The wait on Sunday evening was 18 minutes, and having struck out in their four previous fixtures, a Liverpool strike had finally disrupted the back of the net.
Mohamed Salah’s composed dinked finish after a perfect throughball from Roberto Firmino had ended the drought and elevated hopes that the league champions had shaken off a slump that saw them devolve into awfully poor imitators in attack.
There had been much noise that Liverpool’s problem isn’t in the rearguard, where Jurgen Klopp has been robbed of his senior centre-backs through injury, but in their offensive approach.
This FA Cup defeat to Manchester United provided more evidence to bin that line of thinking.
Liverpool flickered into life through spells in the fourth-round clash, with Salah the chief menace. They showed greater chance creation, intent and direction than in recent games when in possession.
But Salah’s second goal of the night was preceded by successful efforts from Mason Greenwood and Marcus Rashford before Bruno Fernandes’ brilliant free-kick settled the tie.
While the match was in the balance for large stanzas and the away team could have clinched it, Liverpool struggled to be compact, put pressure on the ball or contain United’s constant threat on the counter.
They always looked value to get one more.
"There was a lot of good things and some mistakes around the goals," Klopp admitted. "If you want to win here you have to be absolutely top and we were not.
"For the first goal we had no protection, we wanted it too much. Things like this should not happen but they can happen. We had too many players in a receiving position.
“We had problems on the counter-attack, it was intense."
Ole Gunnar Solskjaer’s men derived continual joy down the visitors’ right flank where Luke Shaw and Marcus Rashford worked in tandem to exploit the space between Trent Alexander-Arnold and Rhys Williams, as well as the latter’s inexperience.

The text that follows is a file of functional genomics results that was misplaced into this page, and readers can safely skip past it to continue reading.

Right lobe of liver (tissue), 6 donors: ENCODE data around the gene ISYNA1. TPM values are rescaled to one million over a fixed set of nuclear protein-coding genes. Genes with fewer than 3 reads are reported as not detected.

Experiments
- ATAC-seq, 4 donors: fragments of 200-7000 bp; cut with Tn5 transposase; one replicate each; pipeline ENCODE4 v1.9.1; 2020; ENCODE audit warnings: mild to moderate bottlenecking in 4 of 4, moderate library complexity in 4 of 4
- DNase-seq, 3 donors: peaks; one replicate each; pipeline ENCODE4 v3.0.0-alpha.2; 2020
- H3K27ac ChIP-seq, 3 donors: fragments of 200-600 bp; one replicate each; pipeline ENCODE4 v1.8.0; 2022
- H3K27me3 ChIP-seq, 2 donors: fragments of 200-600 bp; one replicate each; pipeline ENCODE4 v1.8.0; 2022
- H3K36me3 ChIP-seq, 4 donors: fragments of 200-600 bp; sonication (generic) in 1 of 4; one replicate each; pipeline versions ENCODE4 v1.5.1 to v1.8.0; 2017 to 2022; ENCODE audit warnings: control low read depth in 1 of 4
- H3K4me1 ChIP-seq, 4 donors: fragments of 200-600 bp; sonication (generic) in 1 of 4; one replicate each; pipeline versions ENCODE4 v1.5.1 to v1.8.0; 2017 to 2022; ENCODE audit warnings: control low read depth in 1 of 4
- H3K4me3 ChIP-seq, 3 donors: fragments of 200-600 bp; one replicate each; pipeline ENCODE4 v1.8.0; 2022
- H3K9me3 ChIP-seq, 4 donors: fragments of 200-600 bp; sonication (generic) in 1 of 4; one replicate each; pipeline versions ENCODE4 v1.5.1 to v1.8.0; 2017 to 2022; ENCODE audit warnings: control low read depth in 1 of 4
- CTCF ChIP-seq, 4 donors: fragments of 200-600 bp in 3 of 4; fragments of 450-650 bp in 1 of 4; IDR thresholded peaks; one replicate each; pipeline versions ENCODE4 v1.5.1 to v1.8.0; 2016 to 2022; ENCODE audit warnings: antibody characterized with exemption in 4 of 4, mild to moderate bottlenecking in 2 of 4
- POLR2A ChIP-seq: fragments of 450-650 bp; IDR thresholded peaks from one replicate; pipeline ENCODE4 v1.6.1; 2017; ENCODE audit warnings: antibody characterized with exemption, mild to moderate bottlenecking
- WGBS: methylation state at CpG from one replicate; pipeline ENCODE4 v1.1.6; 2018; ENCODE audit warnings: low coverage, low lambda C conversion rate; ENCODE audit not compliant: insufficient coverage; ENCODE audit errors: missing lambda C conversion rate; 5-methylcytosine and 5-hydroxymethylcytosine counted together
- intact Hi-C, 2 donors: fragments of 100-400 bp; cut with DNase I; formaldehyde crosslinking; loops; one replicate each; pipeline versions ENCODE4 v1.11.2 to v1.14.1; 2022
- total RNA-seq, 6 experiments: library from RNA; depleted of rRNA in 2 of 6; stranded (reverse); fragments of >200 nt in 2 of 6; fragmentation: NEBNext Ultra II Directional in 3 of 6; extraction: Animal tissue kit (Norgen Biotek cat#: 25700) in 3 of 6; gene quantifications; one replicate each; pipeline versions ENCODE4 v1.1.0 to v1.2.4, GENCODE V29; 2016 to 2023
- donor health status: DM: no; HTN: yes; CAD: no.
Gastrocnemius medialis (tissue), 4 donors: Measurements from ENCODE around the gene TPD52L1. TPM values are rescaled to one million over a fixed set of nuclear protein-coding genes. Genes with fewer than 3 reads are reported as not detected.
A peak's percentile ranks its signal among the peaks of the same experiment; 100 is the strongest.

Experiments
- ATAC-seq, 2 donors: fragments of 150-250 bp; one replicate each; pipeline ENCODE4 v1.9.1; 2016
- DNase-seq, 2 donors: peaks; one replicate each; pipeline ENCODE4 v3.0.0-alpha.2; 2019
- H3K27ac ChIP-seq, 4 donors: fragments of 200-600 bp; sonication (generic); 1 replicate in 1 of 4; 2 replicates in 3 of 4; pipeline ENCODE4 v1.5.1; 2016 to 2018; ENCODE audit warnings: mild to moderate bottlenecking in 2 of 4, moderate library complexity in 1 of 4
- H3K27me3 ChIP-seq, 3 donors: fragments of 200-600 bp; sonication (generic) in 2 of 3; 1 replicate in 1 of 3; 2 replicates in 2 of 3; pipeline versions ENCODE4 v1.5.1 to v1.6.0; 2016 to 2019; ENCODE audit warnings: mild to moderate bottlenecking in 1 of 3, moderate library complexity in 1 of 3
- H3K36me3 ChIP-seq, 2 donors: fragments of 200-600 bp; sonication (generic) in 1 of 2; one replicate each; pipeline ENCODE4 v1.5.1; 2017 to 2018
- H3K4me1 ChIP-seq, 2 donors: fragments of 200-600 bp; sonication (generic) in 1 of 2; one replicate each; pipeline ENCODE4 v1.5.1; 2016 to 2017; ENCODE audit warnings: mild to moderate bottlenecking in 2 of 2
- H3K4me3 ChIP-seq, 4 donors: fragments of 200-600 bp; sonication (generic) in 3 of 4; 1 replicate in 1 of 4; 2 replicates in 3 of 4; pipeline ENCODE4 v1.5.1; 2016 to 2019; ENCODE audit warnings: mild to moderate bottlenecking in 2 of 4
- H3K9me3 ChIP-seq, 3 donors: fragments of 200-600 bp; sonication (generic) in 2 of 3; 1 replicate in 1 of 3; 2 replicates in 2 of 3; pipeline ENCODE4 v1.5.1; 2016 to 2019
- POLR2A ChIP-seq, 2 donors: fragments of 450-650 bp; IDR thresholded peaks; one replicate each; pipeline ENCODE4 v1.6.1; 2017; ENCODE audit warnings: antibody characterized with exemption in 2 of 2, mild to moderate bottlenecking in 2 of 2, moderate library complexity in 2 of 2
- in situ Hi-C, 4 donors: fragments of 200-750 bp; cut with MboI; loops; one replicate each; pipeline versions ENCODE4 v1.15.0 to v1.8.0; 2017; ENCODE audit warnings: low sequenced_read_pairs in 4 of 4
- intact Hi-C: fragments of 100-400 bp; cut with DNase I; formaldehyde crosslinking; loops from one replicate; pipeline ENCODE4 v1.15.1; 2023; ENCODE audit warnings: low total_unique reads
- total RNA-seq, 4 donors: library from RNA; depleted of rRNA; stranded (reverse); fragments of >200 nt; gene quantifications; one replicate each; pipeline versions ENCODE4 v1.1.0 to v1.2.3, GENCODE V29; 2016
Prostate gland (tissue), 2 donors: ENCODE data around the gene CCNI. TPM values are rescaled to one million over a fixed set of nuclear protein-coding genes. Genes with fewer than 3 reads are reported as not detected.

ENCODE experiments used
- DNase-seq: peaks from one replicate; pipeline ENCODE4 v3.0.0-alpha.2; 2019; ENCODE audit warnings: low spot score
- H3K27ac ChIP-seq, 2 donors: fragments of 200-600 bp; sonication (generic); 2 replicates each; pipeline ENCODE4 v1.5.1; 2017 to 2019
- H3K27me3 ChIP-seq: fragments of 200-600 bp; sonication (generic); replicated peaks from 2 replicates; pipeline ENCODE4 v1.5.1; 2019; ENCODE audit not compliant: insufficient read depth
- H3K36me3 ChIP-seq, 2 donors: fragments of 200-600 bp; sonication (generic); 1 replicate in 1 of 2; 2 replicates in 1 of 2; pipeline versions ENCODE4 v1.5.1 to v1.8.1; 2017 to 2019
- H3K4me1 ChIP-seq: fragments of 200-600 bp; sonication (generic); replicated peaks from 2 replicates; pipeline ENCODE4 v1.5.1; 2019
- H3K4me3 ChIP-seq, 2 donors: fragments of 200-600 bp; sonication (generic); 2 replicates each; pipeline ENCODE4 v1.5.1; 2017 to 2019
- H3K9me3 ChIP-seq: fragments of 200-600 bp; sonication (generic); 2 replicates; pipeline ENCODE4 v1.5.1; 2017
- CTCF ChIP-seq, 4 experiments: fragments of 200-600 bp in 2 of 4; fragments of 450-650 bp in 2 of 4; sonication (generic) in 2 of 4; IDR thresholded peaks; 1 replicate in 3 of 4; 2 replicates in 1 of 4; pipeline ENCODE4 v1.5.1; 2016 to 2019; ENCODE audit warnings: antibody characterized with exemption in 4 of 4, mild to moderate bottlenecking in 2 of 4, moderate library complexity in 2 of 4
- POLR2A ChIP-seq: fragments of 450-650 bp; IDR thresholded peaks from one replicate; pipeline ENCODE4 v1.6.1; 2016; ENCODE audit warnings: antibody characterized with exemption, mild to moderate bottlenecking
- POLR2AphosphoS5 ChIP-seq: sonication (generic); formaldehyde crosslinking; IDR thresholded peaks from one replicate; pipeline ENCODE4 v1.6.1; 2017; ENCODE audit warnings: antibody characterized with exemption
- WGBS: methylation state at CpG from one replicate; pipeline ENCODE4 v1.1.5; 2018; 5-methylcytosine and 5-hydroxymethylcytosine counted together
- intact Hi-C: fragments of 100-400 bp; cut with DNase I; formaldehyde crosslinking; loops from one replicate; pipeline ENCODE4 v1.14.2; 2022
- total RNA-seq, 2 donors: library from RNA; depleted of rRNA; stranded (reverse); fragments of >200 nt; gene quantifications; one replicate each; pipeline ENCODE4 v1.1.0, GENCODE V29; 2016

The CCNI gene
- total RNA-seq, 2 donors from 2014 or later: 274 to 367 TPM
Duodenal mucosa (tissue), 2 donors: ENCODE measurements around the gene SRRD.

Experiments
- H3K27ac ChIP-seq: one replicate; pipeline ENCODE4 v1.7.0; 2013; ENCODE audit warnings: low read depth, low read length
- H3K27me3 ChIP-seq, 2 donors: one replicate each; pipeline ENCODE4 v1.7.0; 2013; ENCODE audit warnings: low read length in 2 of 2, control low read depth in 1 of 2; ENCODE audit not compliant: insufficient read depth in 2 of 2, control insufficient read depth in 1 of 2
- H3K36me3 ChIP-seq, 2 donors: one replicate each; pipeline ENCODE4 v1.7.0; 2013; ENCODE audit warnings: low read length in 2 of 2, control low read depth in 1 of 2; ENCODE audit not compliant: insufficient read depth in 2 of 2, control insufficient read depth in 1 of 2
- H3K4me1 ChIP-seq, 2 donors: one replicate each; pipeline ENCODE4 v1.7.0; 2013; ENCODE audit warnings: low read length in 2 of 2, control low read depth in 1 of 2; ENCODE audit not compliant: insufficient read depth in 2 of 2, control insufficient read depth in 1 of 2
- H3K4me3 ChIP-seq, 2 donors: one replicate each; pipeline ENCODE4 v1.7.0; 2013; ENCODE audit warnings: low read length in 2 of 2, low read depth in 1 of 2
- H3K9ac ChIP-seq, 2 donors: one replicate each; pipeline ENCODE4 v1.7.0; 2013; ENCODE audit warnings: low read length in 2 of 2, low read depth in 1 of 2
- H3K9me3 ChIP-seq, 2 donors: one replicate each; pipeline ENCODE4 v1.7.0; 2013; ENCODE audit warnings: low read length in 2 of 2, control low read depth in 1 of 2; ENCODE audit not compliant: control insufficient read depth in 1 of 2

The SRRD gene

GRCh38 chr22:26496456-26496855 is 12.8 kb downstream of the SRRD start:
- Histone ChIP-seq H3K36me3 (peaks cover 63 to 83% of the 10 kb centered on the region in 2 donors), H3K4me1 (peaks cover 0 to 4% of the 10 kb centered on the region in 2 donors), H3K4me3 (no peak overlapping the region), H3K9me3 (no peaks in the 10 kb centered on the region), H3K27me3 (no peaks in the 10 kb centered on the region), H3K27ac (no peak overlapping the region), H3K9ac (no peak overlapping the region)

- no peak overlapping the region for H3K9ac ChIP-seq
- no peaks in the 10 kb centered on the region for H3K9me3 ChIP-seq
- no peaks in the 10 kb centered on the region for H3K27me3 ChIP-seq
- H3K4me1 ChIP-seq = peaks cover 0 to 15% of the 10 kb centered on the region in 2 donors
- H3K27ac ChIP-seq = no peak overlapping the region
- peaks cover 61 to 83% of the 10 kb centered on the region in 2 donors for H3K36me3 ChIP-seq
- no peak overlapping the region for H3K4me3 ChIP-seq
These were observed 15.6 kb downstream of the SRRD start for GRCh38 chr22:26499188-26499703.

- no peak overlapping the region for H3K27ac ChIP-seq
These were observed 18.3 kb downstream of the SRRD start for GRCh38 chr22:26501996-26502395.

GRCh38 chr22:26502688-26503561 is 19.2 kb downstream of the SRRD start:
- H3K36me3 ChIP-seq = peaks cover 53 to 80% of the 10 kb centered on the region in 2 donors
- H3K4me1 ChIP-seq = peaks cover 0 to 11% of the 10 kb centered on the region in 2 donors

That would be the area usually covered in midfield by the sidelined Jordan Henderson, but who if fit, would’ve been stationed alongside Fabinho in central defence.
The errors Liverpool made at Old Trafford - diving in, standing off and allowing opponents to turn and face their goal during transitions - were individual failures materialising from a system that is missing its steel.
The absence of Virgil van Dijk, Joe Gomez and Joel Matip is not a purely defensive issue - it affects the positioning and confidence of the fullbacks, changes the personnel in midfield and reduces the ability to get the ball to the forwards quicker.
Having to play a teenager in Williams against Rashford, who sparked him on repeat, with the youngster now receiving a flood of abuse for his performances is far from ideal.
Following the defeat at home to Burnley, Klopp had admitted signing a “centre-half would help, 100 per cent” this month to give Liverpool “a little bit more stability in specific moments.”
This encounter was filled with such examples and it is bewildering that the Merseysiders will not be rectifying this matter in the market when the title race is so volatile and their opportunities of winning silverware have now been further reduced.
Klopp refused to use the lack of a new defensive recruit as a reason for Liverpool’s steep dip because “it would be really an excuse and we don’t need that.”
It’s not. It’s a fact. Liverpool really need a good centre-back. For the sake of the system, for the sake of young players not being unfairly vilified when they’re asked to take on more than they’re primed for and for the sake of the season.